In books: Still working on two writes and one edit. Planning to cheat at NaNoWriMo by working on an existing project, but I should be able to polish off one of those two books in writing by the end of that month. Life has been more action than fiction this year, but I did more good that way. Still trying to balance both.

In political junk: I have signed up for too many things. Informal collection of friends writing letters to government has been dubbed Activist Scouts. DSA has so many opportunities to do good work in the community, on and off my feet, that I accidentally signed up for more work than I have waking hours, but there’s lots of people to do the work, so I’m working on scaling back. Still marching. Still painting signs. Still teaching.

In health news: Well…I mean, what do you want to know? Right now I’m laid up because I took too many stairs to get to the 4 train and my knee (not my hips for once!) gave up. Heart meds seem to be helping, so with any luck, it will be a while before that part of me ‘splodes. Still working on my vitamin intake. Meds are now a nice coordinated pastel collection, so it looks like I swallow an Easter egg every day. Weight is good. Feeling as good as can be expected. 7 Day Forecast: Happy with a high chance of aches.

If I missed the category you signed up to this blog for (what else do I do? DIY projects? Feminist rants?) feel free to put in requests in the comments section. More Ask An Apocalypse Author blogs are coming soon.

Apocalypse Food

(This post is part of the Ask an Apocalypse Author series. Credentials are at the end of the post. If you have suggested topics, please leave them in the comments.)

Let me say this right off the bat: I’m not going to teach you how to feed yourself long-term in a post-apocalyptic wasteland. If that’s what you’re looking for, you should know that it starts with moving to a forested northern state and buying a minimum of ten chickens and a mating pair of goats. Also, if you’re going to grow romaine as a food staple, know that it’s a water hog, so you’d better have clean, frequent rain.

*ahem*

Right. I wasn’t going to talk about long-term food.

What I will talk about is preparing your home for short-term emergency, like a natural disaster, extended power outage, or general disruption in your ability to acquire groceries.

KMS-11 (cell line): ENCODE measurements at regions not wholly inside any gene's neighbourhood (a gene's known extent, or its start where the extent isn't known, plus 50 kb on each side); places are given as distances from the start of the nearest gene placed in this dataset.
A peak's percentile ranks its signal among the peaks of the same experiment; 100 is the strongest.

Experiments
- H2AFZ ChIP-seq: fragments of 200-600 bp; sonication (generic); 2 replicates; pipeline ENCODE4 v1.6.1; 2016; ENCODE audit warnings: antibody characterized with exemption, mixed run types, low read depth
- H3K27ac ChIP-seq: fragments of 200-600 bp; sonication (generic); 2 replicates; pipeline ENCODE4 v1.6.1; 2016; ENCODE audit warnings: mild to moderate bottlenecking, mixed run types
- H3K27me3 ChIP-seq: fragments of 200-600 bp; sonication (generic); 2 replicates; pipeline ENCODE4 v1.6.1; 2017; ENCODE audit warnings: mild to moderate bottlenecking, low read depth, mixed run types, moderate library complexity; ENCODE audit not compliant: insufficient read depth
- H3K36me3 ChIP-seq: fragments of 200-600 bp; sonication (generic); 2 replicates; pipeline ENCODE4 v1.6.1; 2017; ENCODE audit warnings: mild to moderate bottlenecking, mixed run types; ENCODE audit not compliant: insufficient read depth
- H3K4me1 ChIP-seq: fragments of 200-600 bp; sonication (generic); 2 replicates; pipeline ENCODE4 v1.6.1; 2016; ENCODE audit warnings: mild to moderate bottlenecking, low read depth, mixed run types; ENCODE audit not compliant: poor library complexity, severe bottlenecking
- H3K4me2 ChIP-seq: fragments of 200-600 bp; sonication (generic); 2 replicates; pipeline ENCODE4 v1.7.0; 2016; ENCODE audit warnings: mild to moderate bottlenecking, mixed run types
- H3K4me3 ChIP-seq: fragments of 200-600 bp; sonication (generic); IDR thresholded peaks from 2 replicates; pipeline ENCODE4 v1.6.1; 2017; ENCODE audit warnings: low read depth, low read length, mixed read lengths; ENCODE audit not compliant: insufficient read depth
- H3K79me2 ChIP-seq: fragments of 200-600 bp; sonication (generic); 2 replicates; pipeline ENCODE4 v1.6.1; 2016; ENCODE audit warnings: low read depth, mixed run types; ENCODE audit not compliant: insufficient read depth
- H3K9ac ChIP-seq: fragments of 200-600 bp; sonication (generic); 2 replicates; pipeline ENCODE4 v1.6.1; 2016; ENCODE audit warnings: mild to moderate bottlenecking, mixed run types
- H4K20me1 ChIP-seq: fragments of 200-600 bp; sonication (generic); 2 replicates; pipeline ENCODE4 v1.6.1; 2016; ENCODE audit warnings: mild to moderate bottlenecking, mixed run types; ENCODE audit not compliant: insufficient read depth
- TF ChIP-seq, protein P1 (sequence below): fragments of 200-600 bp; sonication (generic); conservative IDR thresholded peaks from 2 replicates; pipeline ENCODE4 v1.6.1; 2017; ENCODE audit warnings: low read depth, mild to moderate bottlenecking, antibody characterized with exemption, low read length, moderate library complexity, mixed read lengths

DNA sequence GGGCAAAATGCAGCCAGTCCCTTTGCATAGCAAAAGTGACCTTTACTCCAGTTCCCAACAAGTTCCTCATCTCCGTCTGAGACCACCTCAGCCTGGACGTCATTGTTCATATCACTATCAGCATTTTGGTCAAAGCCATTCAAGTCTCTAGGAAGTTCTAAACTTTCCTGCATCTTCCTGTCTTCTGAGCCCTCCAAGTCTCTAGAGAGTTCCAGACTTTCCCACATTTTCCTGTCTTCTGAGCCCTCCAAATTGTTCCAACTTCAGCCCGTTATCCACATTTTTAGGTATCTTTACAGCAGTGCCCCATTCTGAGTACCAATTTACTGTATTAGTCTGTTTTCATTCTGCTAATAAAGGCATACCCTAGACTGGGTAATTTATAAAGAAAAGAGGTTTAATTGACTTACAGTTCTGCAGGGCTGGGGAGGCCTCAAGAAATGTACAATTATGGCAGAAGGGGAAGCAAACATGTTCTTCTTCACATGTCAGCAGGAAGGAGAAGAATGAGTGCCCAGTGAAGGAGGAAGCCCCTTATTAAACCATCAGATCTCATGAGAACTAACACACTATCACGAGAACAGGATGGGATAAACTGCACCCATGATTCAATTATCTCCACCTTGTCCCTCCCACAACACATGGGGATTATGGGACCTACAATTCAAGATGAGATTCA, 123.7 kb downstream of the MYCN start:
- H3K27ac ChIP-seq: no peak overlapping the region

A few things you need to consider when choosing food

  • Does it take clean water to prepare?
  • Does it need to be cooked?
  • Does it require refrigeration?
  • How long will it last on the shelf?
  • Can everybody eat it? (My likely apocalypse crew includes a Celiac, two peanut allergies, and one dairy allergy. I try to think of that when stocking up.)

Refrigeration is a non-starter. You can’t count on having it. Anything that has to be refrigerated is out. If you have life-saving medications that require refrigeration, you should always keep several ice packs in your freezer so that you can throw them in a cooler with your meds if the power goes out.

Food that needs fresh, clean water to be edible (rice, potato flakes, pasta, etc.) isn’t necessarily a bad choice, but it shouldn’t make up all of your stash, and it’s a good idea to keep a few gallons of bottled water in a closet for cooking as well as drinking. You will need more water than you think.

Heat is a manageable problem as well. Throw a few cans of Sterno in with the bottled water, and you’re set for a while. In an emergency, though, anyone with a lighter and some common sense can rig up a stove. Two cinder blocks, a newspaper, a busted-up end table and a frying pan will do in a pinch. If at all possible, cook outdoors. If not, do what you can for ventilation.

So, what do you keep in the pantry?

Canned goods are your friend here. Canned soups, meats, fruits, veggies, and so on will last for a long time, they don’t need outside water or ever heat to be edible, and you have a variety of options.

For dry goods, some are better than others. Cereals are great, but may not have the shelf life of a can of tuna. Rice, pasta, and plain potato flakes all last for a long time, but they need water. Jerky is good, but can be a lot of salt. Same goes for peanuts, almonds, etc.. Dried fruit isn’t a terrible idea, either, but again, the shelf life isn’t ideal.

Jellies, jams, preserves, and similar are all great. Just make sure you don’t make grape jelly your only emergency food. One can not live on sugar and gelatin alone.

If you want to do a little cheap preparation for the possible long term, it wouldn’t kill you to keep multivitamins and even more large bottles of water around. The water is most important. You won’t realize how much you use until it suddenly isn’t coming out of the faucet.

Putting it into practice